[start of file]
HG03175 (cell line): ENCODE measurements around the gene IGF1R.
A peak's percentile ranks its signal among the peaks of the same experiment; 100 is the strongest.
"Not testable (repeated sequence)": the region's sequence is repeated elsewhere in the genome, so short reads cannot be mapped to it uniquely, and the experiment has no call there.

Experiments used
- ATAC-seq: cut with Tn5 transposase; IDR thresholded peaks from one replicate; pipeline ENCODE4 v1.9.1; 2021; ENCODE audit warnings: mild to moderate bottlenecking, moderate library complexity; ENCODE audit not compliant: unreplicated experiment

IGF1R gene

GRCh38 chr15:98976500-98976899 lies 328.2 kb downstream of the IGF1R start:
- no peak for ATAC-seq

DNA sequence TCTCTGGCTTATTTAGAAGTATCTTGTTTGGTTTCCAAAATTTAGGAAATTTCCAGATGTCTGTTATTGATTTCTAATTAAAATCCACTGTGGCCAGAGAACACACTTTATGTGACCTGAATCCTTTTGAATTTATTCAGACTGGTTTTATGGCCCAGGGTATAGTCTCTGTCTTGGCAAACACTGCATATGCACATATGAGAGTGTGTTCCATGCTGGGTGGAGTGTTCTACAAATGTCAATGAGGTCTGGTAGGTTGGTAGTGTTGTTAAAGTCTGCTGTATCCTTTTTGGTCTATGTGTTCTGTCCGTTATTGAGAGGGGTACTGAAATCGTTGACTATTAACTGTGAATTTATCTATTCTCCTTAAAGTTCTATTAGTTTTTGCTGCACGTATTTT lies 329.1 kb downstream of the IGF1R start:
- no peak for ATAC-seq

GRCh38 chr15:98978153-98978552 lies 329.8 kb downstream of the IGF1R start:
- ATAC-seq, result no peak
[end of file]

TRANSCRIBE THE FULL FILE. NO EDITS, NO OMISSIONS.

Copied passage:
HG03175 (cell line): ENCODE measurements around the gene IGF1R.
A peak's percentile ranks its signal among the peaks of the same experiment; 100 is the strongest.
"Not testable (repeated sequence)": the region's sequence is repeated elsewhere in the genome, so short reads cannot be mapped to it uniquely, and the experiment has no call there.

Experiments used
- ATAC-seq: cut with Tn5 transposase; IDR thresholded peaks from one replicate; pipeline ENCODE4 v1.9.1; 2021; ENCODE audit warnings: mild to moderate bottlenecking, moderate library complexity; ENCODE audit not compliant: unreplicated experiment

IGF1R gene

GRCh38 chr15:98976500-98976899 lies 328.2 kb downstream of the IGF1R start:
- no peak for ATAC-seq

DNA sequence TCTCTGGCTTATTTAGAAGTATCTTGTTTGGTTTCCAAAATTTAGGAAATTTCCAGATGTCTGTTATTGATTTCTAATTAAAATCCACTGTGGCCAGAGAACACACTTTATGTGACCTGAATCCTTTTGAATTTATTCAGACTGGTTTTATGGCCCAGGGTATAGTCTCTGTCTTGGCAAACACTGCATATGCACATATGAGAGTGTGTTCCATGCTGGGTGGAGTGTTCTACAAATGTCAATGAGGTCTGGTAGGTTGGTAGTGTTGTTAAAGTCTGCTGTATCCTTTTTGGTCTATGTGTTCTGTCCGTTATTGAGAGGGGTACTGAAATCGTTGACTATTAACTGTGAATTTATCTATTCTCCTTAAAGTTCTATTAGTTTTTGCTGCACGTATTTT lies 329.1 kb downstream of the IGF1R start:
- no peak for ATAC-seq

GRCh38 chr15:98978153-98978552 lies 329.8 kb downstream of the IGF1R start:
- ATAC-seq, result no peak